A team of Iranian archaeologists recently began searching for the location of the ancient Greek Laodicea Temple in Nahavand, Hamedan Province, the director of the team announced on Thursday.
“On June 15, the team began excavations, which will probably last until late July,” Mehdi Rahbar added.
In 1943, archaeologists discovered an ancient inscription written in Greek in Nahavand, indicating the existence of a temple named Laodicea in the area, which dated back to the reign of Antiochus III the Great (223-187 BC), the Seleucid king who ruled Asia Minor.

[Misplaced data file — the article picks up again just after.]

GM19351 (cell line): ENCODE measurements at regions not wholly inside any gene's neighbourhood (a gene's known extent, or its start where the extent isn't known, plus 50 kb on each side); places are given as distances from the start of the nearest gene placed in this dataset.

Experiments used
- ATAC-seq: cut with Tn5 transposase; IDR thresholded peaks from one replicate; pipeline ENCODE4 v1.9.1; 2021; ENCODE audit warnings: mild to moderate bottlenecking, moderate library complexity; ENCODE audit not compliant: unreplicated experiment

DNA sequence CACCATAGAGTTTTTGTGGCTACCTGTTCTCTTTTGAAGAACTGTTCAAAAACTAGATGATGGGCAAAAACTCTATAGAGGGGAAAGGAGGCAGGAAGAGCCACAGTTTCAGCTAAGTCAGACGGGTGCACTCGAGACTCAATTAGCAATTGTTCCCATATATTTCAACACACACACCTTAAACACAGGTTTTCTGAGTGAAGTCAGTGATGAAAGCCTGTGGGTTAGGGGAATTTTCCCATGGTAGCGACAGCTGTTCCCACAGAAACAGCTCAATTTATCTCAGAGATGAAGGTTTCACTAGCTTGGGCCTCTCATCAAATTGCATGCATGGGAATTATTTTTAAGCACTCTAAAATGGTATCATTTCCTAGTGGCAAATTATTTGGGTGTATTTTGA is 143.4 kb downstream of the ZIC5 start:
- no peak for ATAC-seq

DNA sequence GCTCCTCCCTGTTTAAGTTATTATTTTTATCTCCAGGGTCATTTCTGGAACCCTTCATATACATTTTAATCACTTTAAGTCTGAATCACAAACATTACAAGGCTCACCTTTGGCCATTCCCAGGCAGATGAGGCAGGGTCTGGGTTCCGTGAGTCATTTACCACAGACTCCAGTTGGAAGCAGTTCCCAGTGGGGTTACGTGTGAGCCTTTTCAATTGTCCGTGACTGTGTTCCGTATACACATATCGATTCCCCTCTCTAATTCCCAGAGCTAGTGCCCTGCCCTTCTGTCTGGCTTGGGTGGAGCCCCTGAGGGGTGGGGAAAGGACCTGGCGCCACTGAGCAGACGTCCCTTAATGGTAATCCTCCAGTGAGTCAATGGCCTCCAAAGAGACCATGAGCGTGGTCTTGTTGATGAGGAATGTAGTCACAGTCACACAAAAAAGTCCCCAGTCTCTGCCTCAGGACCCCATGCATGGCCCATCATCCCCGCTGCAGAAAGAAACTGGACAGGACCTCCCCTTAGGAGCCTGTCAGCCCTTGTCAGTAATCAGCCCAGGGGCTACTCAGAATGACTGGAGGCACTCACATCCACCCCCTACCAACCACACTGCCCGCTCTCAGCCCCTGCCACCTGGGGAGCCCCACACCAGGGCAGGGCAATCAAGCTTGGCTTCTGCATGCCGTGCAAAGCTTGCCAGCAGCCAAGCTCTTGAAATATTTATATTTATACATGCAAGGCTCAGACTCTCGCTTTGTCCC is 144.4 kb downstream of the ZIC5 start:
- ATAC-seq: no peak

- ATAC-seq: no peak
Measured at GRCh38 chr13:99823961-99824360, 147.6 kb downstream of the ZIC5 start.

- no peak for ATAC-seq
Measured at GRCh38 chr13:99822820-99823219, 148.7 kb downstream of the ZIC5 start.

He was the most distinguished of the Seleucids. Having made vassal states out of Parthia in present-day northeastern Iran and Bactria (an ancient country in Central Asia), he warred successfully against the Egyptian king Ptolemy V and in 198 BC obtained possession of all of Palestine and Lebanon.
He later became involved in a conflict with the Romans, who defeated him at Thermopylae in 191 BC and at Magnesia (now Manisa, Turkey) in 190 BC. As the price of peace, he was forced to surrender all his dominions west of the Taurus Mountains and to pay costly tribute. Antiochus, who early in his reign had restored the Seleucid Empire, finally forfeited its influence in the eastern Mediterranean by his failure to recognize the rising power of Rome.